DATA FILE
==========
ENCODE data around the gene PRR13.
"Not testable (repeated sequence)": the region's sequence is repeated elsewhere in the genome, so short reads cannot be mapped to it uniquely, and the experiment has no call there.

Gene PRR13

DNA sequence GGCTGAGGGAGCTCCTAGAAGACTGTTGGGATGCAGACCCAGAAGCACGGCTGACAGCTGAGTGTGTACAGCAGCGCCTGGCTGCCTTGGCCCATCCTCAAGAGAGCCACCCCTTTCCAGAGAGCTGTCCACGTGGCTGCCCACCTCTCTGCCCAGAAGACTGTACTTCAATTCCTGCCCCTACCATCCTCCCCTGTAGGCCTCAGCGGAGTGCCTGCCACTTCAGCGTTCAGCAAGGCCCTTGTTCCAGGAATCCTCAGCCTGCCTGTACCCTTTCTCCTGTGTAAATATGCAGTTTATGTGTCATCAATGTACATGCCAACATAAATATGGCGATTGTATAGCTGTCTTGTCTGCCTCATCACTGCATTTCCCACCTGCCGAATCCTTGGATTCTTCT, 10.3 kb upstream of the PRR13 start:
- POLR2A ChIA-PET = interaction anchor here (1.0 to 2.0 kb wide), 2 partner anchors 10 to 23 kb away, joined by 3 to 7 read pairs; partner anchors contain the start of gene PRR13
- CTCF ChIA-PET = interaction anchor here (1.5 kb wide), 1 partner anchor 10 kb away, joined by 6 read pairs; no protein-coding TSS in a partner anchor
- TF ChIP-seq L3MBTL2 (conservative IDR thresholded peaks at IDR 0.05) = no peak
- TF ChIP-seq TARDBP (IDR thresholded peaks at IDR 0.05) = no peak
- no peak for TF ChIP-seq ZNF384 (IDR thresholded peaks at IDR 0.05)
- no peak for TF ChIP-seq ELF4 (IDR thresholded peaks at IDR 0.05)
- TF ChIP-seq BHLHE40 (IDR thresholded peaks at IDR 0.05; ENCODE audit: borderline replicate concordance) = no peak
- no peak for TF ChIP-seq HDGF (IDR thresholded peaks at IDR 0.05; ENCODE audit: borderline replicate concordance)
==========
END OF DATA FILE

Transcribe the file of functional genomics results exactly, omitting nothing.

ENCODE data around the gene PRR13.
"Not testable (repeated sequence)": the region's sequence is repeated elsewhere in the genome, so short reads cannot be mapped to it uniquely, and the experiment has no call there.

Gene PRR13

DNA sequence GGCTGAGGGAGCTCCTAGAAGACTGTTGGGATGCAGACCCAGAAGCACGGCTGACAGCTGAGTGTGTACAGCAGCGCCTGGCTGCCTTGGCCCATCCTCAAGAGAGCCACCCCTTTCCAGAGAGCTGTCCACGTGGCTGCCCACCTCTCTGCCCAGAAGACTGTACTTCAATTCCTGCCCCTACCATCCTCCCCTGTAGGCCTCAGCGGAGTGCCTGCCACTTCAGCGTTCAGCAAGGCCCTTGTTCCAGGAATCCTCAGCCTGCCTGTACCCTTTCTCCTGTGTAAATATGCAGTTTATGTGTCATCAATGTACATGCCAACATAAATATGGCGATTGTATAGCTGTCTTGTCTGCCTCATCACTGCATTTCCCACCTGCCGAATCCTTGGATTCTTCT, 10.3 kb upstream of the PRR13 start:
- POLR2A ChIA-PET = interaction anchor here (1.0 to 2.0 kb wide), 2 partner anchors 10 to 23 kb away, joined by 3 to 7 read pairs; partner anchors contain the start of gene PRR13
- CTCF ChIA-PET = interaction anchor here (1.5 kb wide), 1 partner anchor 10 kb away, joined by 6 read pairs; no protein-coding TSS in a partner anchor
- TF ChIP-seq L3MBTL2 (conservative IDR thresholded peaks at IDR 0.05) = no peak
- TF ChIP-seq TARDBP (IDR thresholded peaks at IDR 0.05) = no peak
- no peak for TF ChIP-seq ZNF384 (IDR thresholded peaks at IDR 0.05)
- no peak for TF ChIP-seq ELF4 (IDR thresholded peaks at IDR 0.05)
- TF ChIP-seq BHLHE40 (IDR thresholded peaks at IDR 0.05; ENCODE audit: borderline replicate concordance) = no peak
- no peak for TF ChIP-seq HDGF (IDR thresholded peaks at IDR 0.05; ENCODE audit: borderline replicate concordance)